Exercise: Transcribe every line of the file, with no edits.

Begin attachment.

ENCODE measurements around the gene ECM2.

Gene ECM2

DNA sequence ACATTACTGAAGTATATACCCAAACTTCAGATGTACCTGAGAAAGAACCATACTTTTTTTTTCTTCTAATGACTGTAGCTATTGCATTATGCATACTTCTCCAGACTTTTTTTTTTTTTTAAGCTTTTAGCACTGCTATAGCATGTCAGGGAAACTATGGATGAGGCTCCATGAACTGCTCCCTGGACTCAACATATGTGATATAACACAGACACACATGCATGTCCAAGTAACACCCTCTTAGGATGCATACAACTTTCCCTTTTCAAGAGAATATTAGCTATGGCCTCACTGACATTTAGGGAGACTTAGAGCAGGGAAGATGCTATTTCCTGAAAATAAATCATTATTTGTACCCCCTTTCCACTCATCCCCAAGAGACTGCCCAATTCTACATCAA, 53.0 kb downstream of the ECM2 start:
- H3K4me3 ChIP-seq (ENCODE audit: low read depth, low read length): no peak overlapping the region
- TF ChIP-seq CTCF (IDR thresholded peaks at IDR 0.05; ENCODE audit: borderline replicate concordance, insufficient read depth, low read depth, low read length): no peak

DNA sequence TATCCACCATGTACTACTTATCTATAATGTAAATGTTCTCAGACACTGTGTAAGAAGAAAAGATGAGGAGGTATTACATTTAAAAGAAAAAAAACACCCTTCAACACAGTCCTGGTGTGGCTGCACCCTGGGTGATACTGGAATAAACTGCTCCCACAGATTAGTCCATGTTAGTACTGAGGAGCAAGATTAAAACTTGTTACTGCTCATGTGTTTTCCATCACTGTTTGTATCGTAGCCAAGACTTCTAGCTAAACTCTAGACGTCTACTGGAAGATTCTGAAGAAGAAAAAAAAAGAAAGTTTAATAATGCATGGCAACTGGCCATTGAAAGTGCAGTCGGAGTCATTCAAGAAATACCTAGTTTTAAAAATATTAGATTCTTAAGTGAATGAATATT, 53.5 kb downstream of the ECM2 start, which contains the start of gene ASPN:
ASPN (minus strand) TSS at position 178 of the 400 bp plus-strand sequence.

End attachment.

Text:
ENCODE measurements around the gene ECM2.

Gene ECM2

DNA sequence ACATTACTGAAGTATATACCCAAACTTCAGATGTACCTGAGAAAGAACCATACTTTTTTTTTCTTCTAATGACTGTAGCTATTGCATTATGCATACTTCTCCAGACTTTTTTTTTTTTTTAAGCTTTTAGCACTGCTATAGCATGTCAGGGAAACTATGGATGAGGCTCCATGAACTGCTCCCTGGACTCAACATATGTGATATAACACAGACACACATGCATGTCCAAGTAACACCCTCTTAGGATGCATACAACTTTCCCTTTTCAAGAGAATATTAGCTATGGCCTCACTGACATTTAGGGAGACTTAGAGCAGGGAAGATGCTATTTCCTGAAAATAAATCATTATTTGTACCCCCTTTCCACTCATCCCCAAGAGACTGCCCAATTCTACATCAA, 53.0 kb downstream of the ECM2 start:
- H3K4me3 ChIP-seq (ENCODE audit: low read depth, low read length): no peak overlapping the region
- TF ChIP-seq CTCF (IDR thresholded peaks at IDR 0.05; ENCODE audit: borderline replicate concordance, insufficient read depth, low read depth, low read length): no peak

DNA sequence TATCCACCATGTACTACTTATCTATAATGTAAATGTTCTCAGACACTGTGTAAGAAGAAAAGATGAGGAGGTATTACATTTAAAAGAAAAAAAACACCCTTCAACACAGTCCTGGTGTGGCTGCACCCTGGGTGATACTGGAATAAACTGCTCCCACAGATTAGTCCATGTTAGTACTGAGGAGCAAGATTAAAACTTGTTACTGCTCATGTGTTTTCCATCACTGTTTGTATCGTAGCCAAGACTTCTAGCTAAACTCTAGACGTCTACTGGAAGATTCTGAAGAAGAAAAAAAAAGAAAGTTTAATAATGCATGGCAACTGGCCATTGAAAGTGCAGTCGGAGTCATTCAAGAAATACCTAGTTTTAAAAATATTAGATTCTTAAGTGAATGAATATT, 53.5 kb downstream of the ECM2 start, which contains the start of gene ASPN:
ASPN (minus strand) TSS at position 178 of the 400 bp plus-strand sequence.